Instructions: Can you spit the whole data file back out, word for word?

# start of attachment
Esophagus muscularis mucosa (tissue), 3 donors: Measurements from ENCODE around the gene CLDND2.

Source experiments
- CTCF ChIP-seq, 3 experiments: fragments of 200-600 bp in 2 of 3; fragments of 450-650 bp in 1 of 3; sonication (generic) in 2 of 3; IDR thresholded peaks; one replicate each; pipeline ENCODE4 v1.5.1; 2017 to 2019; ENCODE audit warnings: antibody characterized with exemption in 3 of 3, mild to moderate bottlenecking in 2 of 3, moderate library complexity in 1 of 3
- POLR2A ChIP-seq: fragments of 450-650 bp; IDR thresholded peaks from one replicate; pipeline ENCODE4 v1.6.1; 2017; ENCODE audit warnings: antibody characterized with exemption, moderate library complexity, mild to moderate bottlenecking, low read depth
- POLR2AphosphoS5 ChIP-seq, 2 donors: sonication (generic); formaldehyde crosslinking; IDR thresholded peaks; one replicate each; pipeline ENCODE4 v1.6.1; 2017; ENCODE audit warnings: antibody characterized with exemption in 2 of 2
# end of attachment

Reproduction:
Esophagus muscularis mucosa (tissue), 3 donors: Measurements from ENCODE around the gene CLDND2.

Source experiments
- CTCF ChIP-seq, 3 experiments: fragments of 200-600 bp in 2 of 3; fragments of 450-650 bp in 1 of 3; sonication (generic) in 2 of 3; IDR thresholded peaks; one replicate each; pipeline ENCODE4 v1.5.1; 2017 to 2019; ENCODE audit warnings: antibody characterized with exemption in 3 of 3, mild to moderate bottlenecking in 2 of 3, moderate library complexity in 1 of 3
- POLR2A ChIP-seq: fragments of 450-650 bp; IDR thresholded peaks from one replicate; pipeline ENCODE4 v1.6.1; 2017; ENCODE audit warnings: antibody characterized with exemption, moderate library complexity, mild to moderate bottlenecking, low read depth
- POLR2AphosphoS5 ChIP-seq, 2 donors: sonication (generic); formaldehyde crosslinking; IDR thresholded peaks; one replicate each; pipeline ENCODE4 v1.6.1; 2017; ENCODE audit warnings: antibody characterized with exemption in 2 of 2